Apologies in the workplace have been examined in research only minimally. There are still many questions surrounding what makes an apology effective, and it is unclear what factors in the environment contribute to their effectiveness. The research that does exist has repeatedly revealed taking responsibility for one’s actions as an important component of apologies. Thus, the aim of this study was to examine if taking responsibility and a request for forgiveness influence the perceptions of those receiving the apology in terms of trustworthiness of the transgressor, sincerity of apology, and expectations for future work relationships. Participants were 200 individuals recruited through Amazon’s Mechanical Turk. After reading a scenario in which a transgression occurs, participants responded to surveys of perceived trustworthiness, sincerity, and expectations for a future work relationship. A 2x2 MANOVA revealed that these variables did not significantly affect participants’ perceptions; however, there was a significant negative correlation between age and sincerity perceptions. Explanations for these findings are discussed as well as opportunities for additional research and possible limitations of the study.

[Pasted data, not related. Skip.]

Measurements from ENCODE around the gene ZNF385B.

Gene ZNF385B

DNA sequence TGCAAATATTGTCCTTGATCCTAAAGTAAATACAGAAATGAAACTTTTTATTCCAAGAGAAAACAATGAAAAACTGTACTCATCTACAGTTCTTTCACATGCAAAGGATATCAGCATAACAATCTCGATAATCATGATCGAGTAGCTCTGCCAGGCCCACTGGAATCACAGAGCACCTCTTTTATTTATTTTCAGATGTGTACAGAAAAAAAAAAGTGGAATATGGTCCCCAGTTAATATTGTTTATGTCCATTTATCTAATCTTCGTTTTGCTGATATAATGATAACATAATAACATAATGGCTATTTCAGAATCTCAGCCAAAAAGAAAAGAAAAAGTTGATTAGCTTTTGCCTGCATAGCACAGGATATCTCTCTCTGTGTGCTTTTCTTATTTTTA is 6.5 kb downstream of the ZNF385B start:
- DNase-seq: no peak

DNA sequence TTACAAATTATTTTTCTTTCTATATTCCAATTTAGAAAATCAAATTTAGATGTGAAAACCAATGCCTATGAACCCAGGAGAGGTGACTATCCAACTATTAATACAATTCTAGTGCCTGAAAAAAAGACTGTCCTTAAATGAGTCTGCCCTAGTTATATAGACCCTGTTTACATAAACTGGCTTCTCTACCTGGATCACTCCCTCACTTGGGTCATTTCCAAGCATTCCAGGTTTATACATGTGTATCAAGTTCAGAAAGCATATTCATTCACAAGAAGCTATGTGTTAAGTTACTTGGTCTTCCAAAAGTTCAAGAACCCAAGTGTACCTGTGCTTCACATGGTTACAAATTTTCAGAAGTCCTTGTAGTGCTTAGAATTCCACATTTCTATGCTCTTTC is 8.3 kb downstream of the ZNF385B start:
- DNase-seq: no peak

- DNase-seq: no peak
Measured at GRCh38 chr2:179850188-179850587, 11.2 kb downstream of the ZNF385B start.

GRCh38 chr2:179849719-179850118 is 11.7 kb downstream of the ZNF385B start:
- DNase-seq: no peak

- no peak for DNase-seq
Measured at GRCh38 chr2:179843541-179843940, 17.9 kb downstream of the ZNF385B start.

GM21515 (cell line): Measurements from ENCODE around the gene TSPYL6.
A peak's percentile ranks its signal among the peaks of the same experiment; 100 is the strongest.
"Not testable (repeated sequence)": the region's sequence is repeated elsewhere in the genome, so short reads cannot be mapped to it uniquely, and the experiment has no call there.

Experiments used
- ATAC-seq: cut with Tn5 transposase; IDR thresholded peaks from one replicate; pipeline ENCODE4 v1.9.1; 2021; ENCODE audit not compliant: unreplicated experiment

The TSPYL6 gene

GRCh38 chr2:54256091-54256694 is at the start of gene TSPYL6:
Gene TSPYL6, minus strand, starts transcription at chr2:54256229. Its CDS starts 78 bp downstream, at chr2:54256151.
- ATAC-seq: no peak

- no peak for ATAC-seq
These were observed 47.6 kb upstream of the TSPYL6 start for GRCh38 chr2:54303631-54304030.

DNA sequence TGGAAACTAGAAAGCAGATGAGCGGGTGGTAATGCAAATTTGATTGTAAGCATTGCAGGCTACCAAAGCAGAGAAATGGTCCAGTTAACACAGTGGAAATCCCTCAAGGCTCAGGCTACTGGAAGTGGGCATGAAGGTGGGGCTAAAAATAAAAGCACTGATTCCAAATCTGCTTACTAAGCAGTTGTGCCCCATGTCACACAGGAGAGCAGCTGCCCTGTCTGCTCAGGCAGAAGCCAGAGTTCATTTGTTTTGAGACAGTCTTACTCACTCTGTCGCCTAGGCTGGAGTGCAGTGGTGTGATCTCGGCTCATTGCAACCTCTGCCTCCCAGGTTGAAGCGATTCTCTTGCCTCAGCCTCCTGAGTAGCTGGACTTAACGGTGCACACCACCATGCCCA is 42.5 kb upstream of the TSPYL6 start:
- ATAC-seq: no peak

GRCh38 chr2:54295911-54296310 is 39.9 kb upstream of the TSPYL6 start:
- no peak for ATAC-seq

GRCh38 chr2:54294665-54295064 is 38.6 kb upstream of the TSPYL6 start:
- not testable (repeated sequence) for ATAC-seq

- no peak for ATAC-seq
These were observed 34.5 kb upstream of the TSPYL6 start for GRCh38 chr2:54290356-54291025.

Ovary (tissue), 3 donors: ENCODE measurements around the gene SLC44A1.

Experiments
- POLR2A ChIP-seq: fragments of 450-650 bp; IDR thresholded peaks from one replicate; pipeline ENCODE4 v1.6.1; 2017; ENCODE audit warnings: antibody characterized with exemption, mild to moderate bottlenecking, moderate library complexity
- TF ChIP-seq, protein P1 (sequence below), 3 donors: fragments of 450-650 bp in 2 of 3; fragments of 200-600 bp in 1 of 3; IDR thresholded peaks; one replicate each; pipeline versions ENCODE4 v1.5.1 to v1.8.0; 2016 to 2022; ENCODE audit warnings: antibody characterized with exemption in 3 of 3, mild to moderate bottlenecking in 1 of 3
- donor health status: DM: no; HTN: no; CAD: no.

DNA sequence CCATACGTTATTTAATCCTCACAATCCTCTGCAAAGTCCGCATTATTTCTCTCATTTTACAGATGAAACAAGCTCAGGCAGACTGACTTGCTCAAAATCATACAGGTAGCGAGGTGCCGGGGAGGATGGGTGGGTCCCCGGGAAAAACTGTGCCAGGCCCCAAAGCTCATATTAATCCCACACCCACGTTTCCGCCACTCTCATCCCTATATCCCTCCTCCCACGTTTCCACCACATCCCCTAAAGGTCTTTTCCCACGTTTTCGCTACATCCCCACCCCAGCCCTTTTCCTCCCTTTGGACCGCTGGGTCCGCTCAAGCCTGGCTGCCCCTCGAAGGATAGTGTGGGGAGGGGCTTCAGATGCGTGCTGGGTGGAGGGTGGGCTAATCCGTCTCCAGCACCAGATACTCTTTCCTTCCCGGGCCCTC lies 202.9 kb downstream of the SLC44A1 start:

|Commitee:||Bartels, Lynn, Love, Mary Sue|
|School:||Southern Illinois University at Edwardsville|
|School Location:||United States -- Illinois|
|Source:||MAI 58/06M(E), Masters Abstracts International|
|Subjects:||Social psychology, Organizational behavior|
|Keywords:||Apologies in the workplace, Apology, Conflict in the workplace, Industrial organizational psychology, Workplace|
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